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Wednesday, January 19, 2011

Electricity sell off bill will be shocking to NSW customers

I wanted to quickly address some of the key points about the NSW electricity sell off.

The first thing we all need to understand is that for around two decades the prevailing chatter around NSW parliament has been about the important need to sell off energy production, the generation side, as well as the distribution and also retail sides of things before things got expensive to repair.

Now we need to understand the two main points raised about this:
The first one is that the Labor government telling the public that it believes it can't run the electricity system as well as private enterprise.
Don't forget that one when you vote.
The second point is that someone needs to put into the system around ten or more billion dollars for new infrastructure, repairs etc.
And because the NSW Government doesn't want to find that money they are selling off a public asset in need of repair but the elephant in the room is no one wants to tell the customers where they money will actually come from.

It will be user pays, and anyone in NSW wanting to continue to use electricity not only will have to front up twhatever you get charged on your bill to repair an aging electricity system, but we will also have to cover over inflated management costs, watch profits go oversees and watch our electricity reliability dive.
But before all that bites too hard, in March the Labor party will ask the public to vote them back in to thank them...Turn It Up. I'm Michael Robinson

Frankly I do NOT agree with that view.  Governments seem to have forgotten what being in government is all about.  They want to sell off what are essentially profitable public assets because they themselves can't bear to find money, money that private owners would.  So if private owners can find repair money, why can't governments?  Clearly they can but have made a policy decision .... you'd have to see it as a vote of no confidence in their own government wouldn't you?



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  1. you were told here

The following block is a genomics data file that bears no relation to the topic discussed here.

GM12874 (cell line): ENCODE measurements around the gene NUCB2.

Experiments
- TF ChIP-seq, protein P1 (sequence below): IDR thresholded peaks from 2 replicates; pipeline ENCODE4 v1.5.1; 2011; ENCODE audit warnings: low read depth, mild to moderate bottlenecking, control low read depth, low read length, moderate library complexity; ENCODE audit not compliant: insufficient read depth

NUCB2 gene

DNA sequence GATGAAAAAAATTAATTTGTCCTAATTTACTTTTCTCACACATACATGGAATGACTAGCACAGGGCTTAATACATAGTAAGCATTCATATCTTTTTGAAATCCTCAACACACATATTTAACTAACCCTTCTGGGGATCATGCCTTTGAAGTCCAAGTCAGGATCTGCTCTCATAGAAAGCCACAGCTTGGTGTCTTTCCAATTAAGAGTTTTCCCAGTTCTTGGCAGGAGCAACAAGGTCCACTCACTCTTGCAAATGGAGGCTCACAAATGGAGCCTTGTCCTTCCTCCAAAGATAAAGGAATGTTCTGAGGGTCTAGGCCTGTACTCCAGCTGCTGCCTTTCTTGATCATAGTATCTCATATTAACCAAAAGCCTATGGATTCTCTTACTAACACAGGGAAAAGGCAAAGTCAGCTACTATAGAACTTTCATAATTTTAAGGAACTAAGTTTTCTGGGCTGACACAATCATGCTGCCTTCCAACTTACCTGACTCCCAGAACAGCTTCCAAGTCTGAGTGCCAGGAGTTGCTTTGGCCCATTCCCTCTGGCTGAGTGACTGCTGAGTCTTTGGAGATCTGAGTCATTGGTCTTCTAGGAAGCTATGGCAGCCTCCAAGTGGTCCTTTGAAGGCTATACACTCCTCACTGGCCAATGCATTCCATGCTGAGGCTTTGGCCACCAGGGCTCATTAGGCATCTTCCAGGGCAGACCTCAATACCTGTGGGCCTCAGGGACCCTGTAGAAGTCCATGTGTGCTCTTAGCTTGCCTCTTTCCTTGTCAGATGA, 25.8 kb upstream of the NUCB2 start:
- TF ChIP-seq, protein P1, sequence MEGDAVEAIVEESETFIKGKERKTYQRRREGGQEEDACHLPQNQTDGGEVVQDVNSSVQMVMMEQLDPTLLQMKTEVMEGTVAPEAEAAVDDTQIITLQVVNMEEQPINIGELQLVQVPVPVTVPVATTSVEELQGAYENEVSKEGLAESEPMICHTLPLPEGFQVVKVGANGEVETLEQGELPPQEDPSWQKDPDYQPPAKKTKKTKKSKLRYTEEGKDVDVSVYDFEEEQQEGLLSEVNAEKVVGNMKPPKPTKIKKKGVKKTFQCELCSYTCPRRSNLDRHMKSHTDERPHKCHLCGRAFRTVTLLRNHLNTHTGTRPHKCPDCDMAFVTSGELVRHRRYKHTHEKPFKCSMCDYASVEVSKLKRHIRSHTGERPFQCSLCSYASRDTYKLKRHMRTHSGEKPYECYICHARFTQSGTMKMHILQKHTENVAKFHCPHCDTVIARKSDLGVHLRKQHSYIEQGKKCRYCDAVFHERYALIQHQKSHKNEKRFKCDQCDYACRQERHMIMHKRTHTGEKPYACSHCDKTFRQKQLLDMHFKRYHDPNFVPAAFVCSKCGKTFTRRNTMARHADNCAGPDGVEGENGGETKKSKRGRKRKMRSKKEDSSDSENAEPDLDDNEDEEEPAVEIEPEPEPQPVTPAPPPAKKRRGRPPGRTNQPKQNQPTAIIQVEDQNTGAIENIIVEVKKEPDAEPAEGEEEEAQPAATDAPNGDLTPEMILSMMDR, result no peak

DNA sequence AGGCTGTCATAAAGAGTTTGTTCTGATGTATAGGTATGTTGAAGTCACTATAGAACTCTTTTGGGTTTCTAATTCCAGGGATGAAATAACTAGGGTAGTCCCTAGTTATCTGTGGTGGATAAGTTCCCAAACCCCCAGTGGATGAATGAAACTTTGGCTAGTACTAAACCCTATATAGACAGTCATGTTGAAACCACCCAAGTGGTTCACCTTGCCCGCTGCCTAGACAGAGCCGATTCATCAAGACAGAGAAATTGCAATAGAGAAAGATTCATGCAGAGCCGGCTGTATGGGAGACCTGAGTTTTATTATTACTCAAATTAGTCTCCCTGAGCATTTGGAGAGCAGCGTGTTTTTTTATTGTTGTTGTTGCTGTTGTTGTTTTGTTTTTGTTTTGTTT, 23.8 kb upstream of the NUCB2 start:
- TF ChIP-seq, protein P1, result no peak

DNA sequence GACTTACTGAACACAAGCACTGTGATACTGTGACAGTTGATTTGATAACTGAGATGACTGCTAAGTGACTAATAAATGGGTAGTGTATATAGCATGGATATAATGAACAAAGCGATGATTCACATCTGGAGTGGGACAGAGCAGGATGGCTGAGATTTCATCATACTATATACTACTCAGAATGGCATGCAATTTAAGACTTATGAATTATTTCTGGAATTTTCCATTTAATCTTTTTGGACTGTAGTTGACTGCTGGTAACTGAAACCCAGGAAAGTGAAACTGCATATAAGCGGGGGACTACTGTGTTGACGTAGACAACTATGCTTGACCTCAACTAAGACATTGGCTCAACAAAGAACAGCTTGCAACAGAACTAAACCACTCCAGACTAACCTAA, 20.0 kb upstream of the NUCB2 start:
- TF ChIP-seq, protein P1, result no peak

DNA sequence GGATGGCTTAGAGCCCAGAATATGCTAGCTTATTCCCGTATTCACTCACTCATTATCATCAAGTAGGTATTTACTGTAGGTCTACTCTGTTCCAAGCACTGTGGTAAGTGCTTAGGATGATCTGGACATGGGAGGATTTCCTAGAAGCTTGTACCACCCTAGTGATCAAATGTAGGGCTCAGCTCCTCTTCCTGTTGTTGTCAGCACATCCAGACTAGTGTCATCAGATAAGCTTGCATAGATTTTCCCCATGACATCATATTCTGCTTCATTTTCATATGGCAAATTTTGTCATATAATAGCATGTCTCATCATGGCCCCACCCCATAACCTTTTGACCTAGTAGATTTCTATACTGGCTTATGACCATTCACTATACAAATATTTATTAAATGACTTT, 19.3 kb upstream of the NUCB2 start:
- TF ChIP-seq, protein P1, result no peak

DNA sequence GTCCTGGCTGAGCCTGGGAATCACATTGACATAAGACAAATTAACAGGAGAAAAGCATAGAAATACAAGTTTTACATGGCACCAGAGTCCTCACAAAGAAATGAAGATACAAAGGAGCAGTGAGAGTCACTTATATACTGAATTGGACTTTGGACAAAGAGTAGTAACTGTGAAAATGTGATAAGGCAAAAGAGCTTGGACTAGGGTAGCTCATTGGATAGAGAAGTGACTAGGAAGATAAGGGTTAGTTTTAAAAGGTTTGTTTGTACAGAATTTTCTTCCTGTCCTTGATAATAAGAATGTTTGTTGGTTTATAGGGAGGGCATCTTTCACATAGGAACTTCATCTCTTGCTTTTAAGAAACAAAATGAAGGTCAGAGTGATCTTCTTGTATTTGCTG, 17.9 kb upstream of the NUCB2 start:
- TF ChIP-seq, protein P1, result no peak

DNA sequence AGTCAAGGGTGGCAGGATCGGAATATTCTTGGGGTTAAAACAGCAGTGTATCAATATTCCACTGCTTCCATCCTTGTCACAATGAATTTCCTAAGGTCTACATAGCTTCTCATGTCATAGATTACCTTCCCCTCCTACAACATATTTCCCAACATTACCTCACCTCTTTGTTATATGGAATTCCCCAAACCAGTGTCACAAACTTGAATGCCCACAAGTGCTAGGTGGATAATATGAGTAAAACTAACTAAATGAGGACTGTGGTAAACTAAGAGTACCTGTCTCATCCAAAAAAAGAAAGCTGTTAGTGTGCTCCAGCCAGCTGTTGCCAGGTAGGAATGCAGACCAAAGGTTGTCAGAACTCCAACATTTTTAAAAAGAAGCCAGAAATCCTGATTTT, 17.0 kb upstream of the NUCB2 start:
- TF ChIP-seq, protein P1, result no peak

2. Yes Yes WE know this, it was botched, but one does wonder if the best way to unscramble an egg is to buy it back and put it back in the shell or do you just accept the mess and regulate the industry and fix prices?

    Just at hand today NSW State Treasurer has admitted that NSW taxpayers were going to be liable for around $15 thousand million dollars of repairs if they owned the electricity system.

    As I said this week.

    So they are selling it and clearly telling private potential buyers that they will have to come up with that money from the magic money tree...

    ....there is no money tree, it is the electricity users of NSW who will pay, so instead of government's building and maintaining infrastructure, what the are now doing is selling it off and blowing the money and then walking away from their responsibilities.


    Power sale needed to save credit rating
    Brian Robins
    January 20, 2011

    NSW power sale will net $3b
    Treasurer denies NSW will get only a fraction of the $5.3 billion from power sell-off.
    Video feedbackVideo settings
    THE state government had to sell the state's power assets to avoid an automatic downgrade by credit rating agencies, the NSW Treasurer, Eric Roozendaal, said.

    Mr Roozendaal said the loss of the state's AAA credit rating would have cost taxpayers ''hundreds of millions of dollars'' in additional interest payments. Queensland was forced to sell billions of dollars in assets after it lost its AAA credit rating and South Australia cut services to avoid suffering the same fate, he said. ''Had we not undertaken the energy reform, we would have been downgraded.''

    Mr Roozendaal said the government will receive a net amount of $3.2 billion out of the headline figure of $5.3 billion received for the sale of the three electricity retailers and output from two of the generators.

    This does not take into account the estimated $1.5 billion cost to develop the Cobbora coalmine and the projected $1 billion subsidy in providing cheap coal from the mine to the generators, coupled with the $600 million in forgone dividends and tax receipts over the four-year budget forward estimates period.

    The government has put the cost of completing the transaction at $200 million, with another $200 million in provisions for employees being transferred to the new business owners.

    Mr Roozendaal said bids for the remaining assets - output from Macquarie Generation, along with Delta Electricity's central coast power stations - are due by the end of the month, with ''multiple parties'' looking to bid for the assets.

    Separately, the four directors of power generators requested by the committee of inquiry into the power transaction - Greg Everett (Delta), Warren Phillips (Delta), John Priest (Eraring) and Murray Bleach (Eraring) - have declined to attend hearings scheduled for Friday.

    ''It's up to the committee to determine its next step - whether to summons all of the directors, or just one or two,'' the committee chairman, Reverend Fred Nile, said. ''Maybe they know more of some of the problems, even if they didn't resign.''

    The committee called the four directors after criticism from the Premier, Kristina Keneally, that the committee had focused solely on directors who had resigned from the generators.

    ''Because of her intimidation, they've refused to appear,'' the Opposition Leader, Barry O'Farrell, said.

    ''Kristina Keneally is unsuccessfully trying to walk both sides of the street of this issue.''